A Dangerous Place
A NovelLarge Print - 2015
Four years after she set sail from England, leaving everything she most loved behind, Maisie Dobbs at last returns, only to find herself in a dangerous place . . .
In Jacqueline Winspear's powerful story of political intrigue and personal tragedy, a brutal murder in the British garrison town of Gibraltar leads Maisie into a web of lies, deceit, and peril.
Spring 1937. In the four years since she left England, Maisie Dobbs has experienced love, contentment, stability--and the deepest tragedy a woman can endure. Now, all she wants is the peace she believes she might find by returning to India. But her sojourn in the hills of Darjeeling is cut short when her stepmother summons her home to Engl∧ her aging father Frankie Dobbs is not getting any younger.
But on a ship bound for England, Maisie realizes she isn't ready to return. Against the wishes of the captain who warns her, "You will be alone in a most dangerous place," she disembarks in Gibraltar. Though she is on her own, Maisie is far from alone: the British garrison town is teeming with refugees fleeing a brutal civil war across the border in Spain.
Yet the danger is very real. Days after Maisie's arrival, a photographer and member of Gibraltar's Sephardic Jewish community, Sebastian Babayoff, is murdered, and Maisie becomes entangled in the case, drawing the attention of the British Secret Service. Under the suspicious eye of a British agent, Maisie is pulled deeper into political intrigue on "the Rock"--arguably Britain's most important strategic territory--and renews an uneasy acquaintance in the process. At a crossroads between her past and her future, Maisie must choose a direction, knowing that England is, for her, an equally dangerous place, but in quite a different way.
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From the critics
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Maisie is trying to recover from the deaths of her husband and new born baby. She is coming back from India to England but can't face her family or England so she stops in Gibraltar. She finds the dead body of photographer Sebastian Babayoff. She doesn't believe the police that a robber did it. She finds his camera at the scene and realizes that he took a picture he shouldn't have. Amid the war in Spain, Maisie looks into the death with the help of people on both sides of the war. She meets two nurses who take her to a small village clinic which is run by a nun who is a teacher. This turns into her path of recovery with knowing she will return to England for Christmas.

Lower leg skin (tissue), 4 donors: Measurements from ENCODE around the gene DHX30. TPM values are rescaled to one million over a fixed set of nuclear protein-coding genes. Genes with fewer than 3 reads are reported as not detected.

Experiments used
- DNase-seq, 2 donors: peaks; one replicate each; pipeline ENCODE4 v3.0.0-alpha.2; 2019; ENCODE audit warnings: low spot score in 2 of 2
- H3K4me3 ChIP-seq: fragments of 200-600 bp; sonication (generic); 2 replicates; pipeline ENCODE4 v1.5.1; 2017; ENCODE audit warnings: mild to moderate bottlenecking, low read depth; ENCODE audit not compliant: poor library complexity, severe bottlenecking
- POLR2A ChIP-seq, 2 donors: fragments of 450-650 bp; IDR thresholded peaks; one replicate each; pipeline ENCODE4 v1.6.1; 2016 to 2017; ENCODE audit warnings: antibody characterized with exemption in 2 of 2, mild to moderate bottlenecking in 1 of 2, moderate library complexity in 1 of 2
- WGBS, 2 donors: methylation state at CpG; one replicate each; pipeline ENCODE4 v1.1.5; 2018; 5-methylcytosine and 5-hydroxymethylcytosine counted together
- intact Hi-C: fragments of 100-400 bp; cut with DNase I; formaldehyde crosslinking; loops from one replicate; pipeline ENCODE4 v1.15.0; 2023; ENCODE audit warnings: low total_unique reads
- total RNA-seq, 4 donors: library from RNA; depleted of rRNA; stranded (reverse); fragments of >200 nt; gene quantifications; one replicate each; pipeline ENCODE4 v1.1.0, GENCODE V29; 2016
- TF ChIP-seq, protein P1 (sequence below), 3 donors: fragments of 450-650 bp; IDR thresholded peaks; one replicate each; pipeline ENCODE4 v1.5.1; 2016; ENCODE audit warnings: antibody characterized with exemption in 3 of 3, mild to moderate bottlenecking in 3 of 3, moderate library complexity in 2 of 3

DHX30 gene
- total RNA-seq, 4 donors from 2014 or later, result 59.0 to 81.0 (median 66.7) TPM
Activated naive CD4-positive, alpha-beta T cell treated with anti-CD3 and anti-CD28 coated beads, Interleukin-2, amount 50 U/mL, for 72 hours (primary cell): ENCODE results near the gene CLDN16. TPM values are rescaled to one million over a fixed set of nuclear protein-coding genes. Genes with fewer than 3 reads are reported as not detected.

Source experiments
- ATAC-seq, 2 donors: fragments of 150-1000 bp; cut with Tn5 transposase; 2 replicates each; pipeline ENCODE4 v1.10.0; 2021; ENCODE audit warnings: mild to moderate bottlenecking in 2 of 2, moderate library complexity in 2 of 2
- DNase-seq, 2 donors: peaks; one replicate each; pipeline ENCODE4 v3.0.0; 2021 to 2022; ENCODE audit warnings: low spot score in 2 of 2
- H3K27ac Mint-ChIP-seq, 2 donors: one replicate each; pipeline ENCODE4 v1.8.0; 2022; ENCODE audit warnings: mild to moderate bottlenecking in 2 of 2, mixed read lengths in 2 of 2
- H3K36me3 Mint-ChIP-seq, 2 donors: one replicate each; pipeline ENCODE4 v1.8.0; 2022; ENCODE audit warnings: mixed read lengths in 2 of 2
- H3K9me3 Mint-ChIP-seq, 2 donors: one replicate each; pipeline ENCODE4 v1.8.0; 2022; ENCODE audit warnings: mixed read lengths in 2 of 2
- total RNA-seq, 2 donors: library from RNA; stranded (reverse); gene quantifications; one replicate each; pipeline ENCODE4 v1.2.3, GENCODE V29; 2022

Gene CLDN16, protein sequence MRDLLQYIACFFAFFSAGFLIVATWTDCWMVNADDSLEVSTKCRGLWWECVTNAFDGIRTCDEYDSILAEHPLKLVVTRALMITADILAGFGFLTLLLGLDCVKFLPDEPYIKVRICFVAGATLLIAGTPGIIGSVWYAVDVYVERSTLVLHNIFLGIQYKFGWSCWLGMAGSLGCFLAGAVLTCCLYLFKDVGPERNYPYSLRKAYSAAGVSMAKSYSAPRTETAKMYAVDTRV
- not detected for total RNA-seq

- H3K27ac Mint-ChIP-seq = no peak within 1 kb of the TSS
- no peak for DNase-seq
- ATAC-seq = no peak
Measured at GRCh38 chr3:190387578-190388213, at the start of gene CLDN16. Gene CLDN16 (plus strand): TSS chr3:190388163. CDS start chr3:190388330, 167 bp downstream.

When last we saw Maisie she had made the decision to leave England and everything she held most dear, and to travel to India. She left behind James, her beau who had proposed, with a promise she would let him know yes or no in a year’s time.
When we pick up Maisie’s story again, several years have passed, and we learn that while Maisie accepted James’ proposal, they did not live happily ever after. Trying to slay the demons of her past, Maisie embarks on more travel, finding her way to Gibraltar. She is not there a week when she literally stumbles over a body in the dark, and she once more takes up the mantle of detective psychologist, reasoning a little occupational therapy is what her mind and heart needs.
However Gibraltar in the years before WWII is a particularly hazardous place to be – many countries at cross-purposes have agents placed there, as Gibraltar - a tiny spit of land in southern Spain across the strait from Tangier – in 1937 is controlled by the British, and is the key to controlling the entrance to the Mediterranean. Fascists, Nazis, Communists, Allies – they all have a stake in Gibraltar, and Maisie’s investigation proves to have deeper, more complex roots than that of an apparent random murder in the city’s streets.
With spies from numerous nations looking over her shoulder and with opposing viewpoints muddling her convictions, Maisie will not be satisfied until she has answers for the victim’s families, but at what cost to her soul? Steeped in history of a relatively unexamined part of World War II, Jacqueline Winspear’s thoughtful characters and plotting make for a very reflective type of mystery, one that makes her audience seek out more knowledge about her subjects, just as her main character does.
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